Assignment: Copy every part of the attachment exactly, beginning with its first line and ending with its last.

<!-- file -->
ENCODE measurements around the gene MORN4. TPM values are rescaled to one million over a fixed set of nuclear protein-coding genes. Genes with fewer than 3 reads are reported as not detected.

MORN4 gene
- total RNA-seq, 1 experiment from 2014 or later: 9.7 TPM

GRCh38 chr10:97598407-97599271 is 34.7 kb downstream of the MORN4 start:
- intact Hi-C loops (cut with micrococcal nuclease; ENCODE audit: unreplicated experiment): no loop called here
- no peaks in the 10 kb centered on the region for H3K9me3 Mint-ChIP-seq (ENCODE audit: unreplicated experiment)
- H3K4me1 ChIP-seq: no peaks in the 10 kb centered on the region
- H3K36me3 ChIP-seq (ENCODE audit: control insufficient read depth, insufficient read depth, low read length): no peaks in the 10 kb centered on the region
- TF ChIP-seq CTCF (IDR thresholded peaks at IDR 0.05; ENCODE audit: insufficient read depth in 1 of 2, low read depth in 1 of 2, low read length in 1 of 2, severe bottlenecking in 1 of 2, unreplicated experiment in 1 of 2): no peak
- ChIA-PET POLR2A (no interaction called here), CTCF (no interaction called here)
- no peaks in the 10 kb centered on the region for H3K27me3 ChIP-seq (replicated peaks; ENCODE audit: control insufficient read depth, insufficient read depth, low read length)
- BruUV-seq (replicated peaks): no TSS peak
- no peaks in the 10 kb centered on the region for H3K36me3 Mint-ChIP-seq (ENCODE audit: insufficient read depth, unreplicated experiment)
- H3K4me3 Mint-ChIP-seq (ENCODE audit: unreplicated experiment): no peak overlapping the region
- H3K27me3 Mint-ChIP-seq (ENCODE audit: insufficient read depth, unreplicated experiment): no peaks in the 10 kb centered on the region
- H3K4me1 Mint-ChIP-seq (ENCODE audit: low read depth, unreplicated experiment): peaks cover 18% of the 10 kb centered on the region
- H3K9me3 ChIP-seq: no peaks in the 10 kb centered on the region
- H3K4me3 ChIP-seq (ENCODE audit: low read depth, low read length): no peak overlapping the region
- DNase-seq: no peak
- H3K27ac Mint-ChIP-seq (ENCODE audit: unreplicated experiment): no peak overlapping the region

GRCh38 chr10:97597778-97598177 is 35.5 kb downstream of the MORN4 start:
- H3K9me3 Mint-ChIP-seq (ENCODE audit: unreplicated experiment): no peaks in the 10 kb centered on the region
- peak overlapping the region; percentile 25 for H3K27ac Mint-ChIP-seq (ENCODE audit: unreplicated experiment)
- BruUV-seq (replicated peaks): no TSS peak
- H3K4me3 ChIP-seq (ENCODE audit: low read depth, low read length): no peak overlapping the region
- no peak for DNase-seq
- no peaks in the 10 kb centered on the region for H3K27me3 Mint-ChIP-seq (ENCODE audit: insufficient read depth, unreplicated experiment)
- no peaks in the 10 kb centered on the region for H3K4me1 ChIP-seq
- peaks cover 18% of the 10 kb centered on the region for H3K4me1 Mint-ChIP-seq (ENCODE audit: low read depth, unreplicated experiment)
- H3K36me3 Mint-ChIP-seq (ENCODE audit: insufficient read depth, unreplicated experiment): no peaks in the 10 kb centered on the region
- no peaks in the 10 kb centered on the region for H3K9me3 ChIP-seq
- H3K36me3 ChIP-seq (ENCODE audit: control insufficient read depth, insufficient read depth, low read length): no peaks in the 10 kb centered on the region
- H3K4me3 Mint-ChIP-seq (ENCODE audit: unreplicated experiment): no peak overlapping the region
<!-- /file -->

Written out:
ENCODE measurements around the gene MORN4. TPM values are rescaled to one million over a fixed set of nuclear protein-coding genes. Genes with fewer than 3 reads are reported as not detected.

MORN4 gene
- total RNA-seq, 1 experiment from 2014 or later: 9.7 TPM

GRCh38 chr10:97598407-97599271 is 34.7 kb downstream of the MORN4 start:
- intact Hi-C loops (cut with micrococcal nuclease; ENCODE audit: unreplicated experiment): no loop called here
- no peaks in the 10 kb centered on the region for H3K9me3 Mint-ChIP-seq (ENCODE audit: unreplicated experiment)
- H3K4me1 ChIP-seq: no peaks in the 10 kb centered on the region
- H3K36me3 ChIP-seq (ENCODE audit: control insufficient read depth, insufficient read depth, low read length): no peaks in the 10 kb centered on the region
- TF ChIP-seq CTCF (IDR thresholded peaks at IDR 0.05; ENCODE audit: insufficient read depth in 1 of 2, low read depth in 1 of 2, low read length in 1 of 2, severe bottlenecking in 1 of 2, unreplicated experiment in 1 of 2): no peak
- ChIA-PET POLR2A (no interaction called here), CTCF (no interaction called here)
- no peaks in the 10 kb centered on the region for H3K27me3 ChIP-seq (replicated peaks; ENCODE audit: control insufficient read depth, insufficient read depth, low read length)
- BruUV-seq (replicated peaks): no TSS peak
- no peaks in the 10 kb centered on the region for H3K36me3 Mint-ChIP-seq (ENCODE audit: insufficient read depth, unreplicated experiment)
- H3K4me3 Mint-ChIP-seq (ENCODE audit: unreplicated experiment): no peak overlapping the region
- H3K27me3 Mint-ChIP-seq (ENCODE audit: insufficient read depth, unreplicated experiment): no peaks in the 10 kb centered on the region
- H3K4me1 Mint-ChIP-seq (ENCODE audit: low read depth, unreplicated experiment): peaks cover 18% of the 10 kb centered on the region
- H3K9me3 ChIP-seq: no peaks in the 10 kb centered on the region
- H3K4me3 ChIP-seq (ENCODE audit: low read depth, low read length): no peak overlapping the region
- DNase-seq: no peak
- H3K27ac Mint-ChIP-seq (ENCODE audit: unreplicated experiment): no peak overlapping the region

GRCh38 chr10:97597778-97598177 is 35.5 kb downstream of the MORN4 start:
- H3K9me3 Mint-ChIP-seq (ENCODE audit: unreplicated experiment): no peaks in the 10 kb centered on the region
- peak overlapping the region; percentile 25 for H3K27ac Mint-ChIP-seq (ENCODE audit: unreplicated experiment)
- BruUV-seq (replicated peaks): no TSS peak
- H3K4me3 ChIP-seq (ENCODE audit: low read depth, low read length): no peak overlapping the region
- no peak for DNase-seq
- no peaks in the 10 kb centered on the region for H3K27me3 Mint-ChIP-seq (ENCODE audit: insufficient read depth, unreplicated experiment)
- no peaks in the 10 kb centered on the region for H3K4me1 ChIP-seq
- peaks cover 18% of the 10 kb centered on the region for H3K4me1 Mint-ChIP-seq (ENCODE audit: low read depth, unreplicated experiment)
- H3K36me3 Mint-ChIP-seq (ENCODE audit: insufficient read depth, unreplicated experiment): no peaks in the 10 kb centered on the region
- no peaks in the 10 kb centered on the region for H3K9me3 ChIP-seq
- H3K36me3 ChIP-seq (ENCODE audit: control insufficient read depth, insufficient read depth, low read length): no peaks in the 10 kb centered on the region
- H3K4me3 Mint-ChIP-seq (ENCODE audit: unreplicated experiment): no peak overlapping the region